To illustrate the variation of degradation with inlet/outlet location, a conventional solid polymer electrolyte fuel cell stack comprising 25 individual fuel cells was operated for about 12,000 hours on reformate fuel and air oxidant supplies. A small amount of air (2%) was admitted to the supplied fuel stream to prevent carbon monoxide poisoning of the anode catalyst. The stack was operated at full reactant pressures and power output for half of the testing period. However, by that time, many leaks developed within the stack, resulting in significant mixing of the fuel and oxidant streams within the stack. Also, the reactant fluid manifolds developed leaks at the seals, resulting in significant loss of reactant to the surrounding environment. Consequently, the stack could only be operated at reduced reactant pressures and hence at a half power output condition for the last half of the testing period.
The stack was then disassembled and the cells analyzed for the location and frequency of the various leak types.
In the Table 1 below, the number of cells in the stack is tabulated in which a particular leak and location was observed.
As is evident from the foregoing data, the frequency of the various leak types varies greatly with location relative to the reactant inlets and outlets. As such, switching the inlet and outlet positions (by reversing reactant flow through the relevant flow field) may be expected to reduce the degradation rate in the more degraded regions at the expense of increasing the degradation rate in the less degraded regions. This however should postpone the onset of leaks or cell failures by averaging out the accumulated degradation over the affected cell component, thereby increasing cell lifetime. Fuel cells that employ coolants flowing through coolant flow fields also show differences in certain inlet and outlet characteristics (for example, temperature) and thus degradation phenomena may also be a significant function of the coolant inlet/outlet location. Accordingly, reversing the direction of coolant flow may also play a role in increasing fuel cell lifetime and durability.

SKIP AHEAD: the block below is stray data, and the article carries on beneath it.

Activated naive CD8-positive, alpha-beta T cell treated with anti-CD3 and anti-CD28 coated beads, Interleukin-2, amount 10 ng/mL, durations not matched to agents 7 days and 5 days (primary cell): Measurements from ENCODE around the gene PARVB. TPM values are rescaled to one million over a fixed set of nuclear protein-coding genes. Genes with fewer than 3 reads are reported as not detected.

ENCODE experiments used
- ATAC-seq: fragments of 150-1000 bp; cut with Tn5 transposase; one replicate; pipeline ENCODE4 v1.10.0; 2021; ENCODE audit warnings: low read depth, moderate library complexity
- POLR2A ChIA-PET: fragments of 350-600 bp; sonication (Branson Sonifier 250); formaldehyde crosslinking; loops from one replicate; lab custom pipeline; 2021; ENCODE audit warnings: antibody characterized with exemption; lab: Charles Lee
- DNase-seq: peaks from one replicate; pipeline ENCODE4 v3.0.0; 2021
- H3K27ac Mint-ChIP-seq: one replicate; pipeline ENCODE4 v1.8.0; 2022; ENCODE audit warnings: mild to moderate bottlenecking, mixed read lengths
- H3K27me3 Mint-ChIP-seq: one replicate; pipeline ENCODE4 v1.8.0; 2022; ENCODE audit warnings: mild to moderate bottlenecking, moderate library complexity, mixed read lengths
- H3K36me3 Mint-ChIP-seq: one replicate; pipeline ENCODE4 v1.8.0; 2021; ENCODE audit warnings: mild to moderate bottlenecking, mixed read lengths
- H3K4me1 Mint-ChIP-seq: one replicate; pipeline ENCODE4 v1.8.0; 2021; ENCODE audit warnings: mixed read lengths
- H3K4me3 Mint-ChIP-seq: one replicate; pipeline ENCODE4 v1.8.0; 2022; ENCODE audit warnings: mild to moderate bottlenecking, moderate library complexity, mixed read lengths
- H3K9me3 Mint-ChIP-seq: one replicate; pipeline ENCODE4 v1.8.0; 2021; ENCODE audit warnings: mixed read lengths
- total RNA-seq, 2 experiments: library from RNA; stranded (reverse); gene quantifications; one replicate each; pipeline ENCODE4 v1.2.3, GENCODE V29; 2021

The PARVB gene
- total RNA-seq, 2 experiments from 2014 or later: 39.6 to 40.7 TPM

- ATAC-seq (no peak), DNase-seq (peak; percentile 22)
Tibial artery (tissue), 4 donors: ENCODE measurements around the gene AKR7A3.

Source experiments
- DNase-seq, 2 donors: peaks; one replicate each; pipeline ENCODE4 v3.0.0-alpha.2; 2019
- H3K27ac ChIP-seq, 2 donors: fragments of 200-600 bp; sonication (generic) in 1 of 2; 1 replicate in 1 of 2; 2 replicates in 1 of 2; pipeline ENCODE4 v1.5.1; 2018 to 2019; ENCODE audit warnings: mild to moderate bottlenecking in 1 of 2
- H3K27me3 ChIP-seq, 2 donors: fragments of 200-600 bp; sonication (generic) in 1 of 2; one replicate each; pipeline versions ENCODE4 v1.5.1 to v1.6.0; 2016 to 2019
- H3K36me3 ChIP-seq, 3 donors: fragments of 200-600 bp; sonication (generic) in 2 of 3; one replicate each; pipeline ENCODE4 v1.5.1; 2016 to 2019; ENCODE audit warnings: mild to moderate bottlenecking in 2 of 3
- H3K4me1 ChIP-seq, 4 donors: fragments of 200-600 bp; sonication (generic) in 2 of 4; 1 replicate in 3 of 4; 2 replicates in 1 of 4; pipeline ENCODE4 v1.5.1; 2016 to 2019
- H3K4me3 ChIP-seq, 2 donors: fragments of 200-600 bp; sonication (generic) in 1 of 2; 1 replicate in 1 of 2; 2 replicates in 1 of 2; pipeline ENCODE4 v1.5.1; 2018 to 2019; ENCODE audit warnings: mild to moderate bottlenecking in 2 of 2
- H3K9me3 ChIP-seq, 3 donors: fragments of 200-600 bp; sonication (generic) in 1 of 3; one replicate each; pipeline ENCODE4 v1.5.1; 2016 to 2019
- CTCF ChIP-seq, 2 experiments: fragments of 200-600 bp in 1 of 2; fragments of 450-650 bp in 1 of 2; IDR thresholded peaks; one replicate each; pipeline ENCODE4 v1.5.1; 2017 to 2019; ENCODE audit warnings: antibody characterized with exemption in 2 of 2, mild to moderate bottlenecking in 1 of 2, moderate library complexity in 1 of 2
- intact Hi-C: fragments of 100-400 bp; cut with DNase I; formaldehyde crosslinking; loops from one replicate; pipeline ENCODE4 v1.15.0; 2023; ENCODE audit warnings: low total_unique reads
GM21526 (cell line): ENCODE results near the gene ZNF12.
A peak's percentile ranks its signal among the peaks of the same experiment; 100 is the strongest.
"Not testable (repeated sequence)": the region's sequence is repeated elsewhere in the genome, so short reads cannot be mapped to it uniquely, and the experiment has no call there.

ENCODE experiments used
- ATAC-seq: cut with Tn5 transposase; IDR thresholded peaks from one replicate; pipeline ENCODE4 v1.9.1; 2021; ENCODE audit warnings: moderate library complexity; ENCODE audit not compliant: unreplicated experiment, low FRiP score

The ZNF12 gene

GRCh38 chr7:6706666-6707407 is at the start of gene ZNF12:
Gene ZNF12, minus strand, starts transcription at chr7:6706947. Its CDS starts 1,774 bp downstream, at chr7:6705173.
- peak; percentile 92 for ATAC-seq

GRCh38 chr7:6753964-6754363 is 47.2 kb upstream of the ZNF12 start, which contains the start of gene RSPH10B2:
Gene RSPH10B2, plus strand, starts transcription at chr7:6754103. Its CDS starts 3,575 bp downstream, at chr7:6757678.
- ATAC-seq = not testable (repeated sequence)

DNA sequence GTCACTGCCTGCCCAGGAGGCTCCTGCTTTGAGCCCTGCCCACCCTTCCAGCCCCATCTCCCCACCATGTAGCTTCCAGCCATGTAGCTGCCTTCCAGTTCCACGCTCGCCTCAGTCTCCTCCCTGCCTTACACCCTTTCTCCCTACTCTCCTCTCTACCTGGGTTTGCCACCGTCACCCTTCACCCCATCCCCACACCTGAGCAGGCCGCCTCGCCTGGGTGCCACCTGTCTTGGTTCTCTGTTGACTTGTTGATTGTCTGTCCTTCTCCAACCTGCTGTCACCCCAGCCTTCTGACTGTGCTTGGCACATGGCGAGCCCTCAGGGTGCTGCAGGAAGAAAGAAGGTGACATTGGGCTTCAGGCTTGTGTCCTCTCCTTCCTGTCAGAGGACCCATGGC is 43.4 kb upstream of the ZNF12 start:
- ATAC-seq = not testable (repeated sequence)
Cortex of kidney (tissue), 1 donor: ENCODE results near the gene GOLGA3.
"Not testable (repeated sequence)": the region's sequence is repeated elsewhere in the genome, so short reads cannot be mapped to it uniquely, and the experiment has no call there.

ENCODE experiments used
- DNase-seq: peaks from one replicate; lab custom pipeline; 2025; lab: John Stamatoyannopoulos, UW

FIG. 1 illustrates, in exploded view, a solid polymer electrolyte fuel cell stack 10, including a pair of end plates assemblies 15, 20 and a plurality of fuel cell assemblies 25. Tie rods 30 extend between end plates 15 and 20 to retain and secure stack 10 in its assembled state with fastening nuts 32. Springs 34 threaded on the tie rods 30 interposed between the fastening nuts 32 and the end plate 20 apply resilient compressive force to the stack in the longitudinal direction. Reactant and coolant fluid streams are supplied to and exhausted from internal manifolds and passages in the stack 10 via stack inlet and outlet ports in end plates 15 and 20. In FIG. 1, the fuel stream is supplied by supply conduit 50 to fuel inlet port 52 (The conduits and ports are shown in disconnected form in FIG. 1, but connected during operation) and is exhausted out exhaust conduit 54 from fuel outlet port 56. (The oxidant fuel stream and coolant stream plumbing are not shown in FIG. 1.) Fuel cell stack 10 is symmetric about ports 52, 56 and conduits 50, 54 in that ports 56 and 52 can be aligned with conduits 50 and 54 respectively by rotating stack 10 about an axis normal to end plate 20. As shown by the exploded portion of FIG. 1, each fuel cell assembly 25 includes an anode flow field plate 35, a cathode flow field plate 40, and a membrane electrode assembly 45 interposed between plates 35 and 40. Membrane electrode assembly 45 comprises an ion-exchange membrane interposed between an anode and a cathode. Plate 35 has a plurality of fluid flow channels 35 a formed in its major surface facing membrane electrode assembly 45 for directing a reactant stream in contact with one of the electrodes of membrane electrode assembly 45.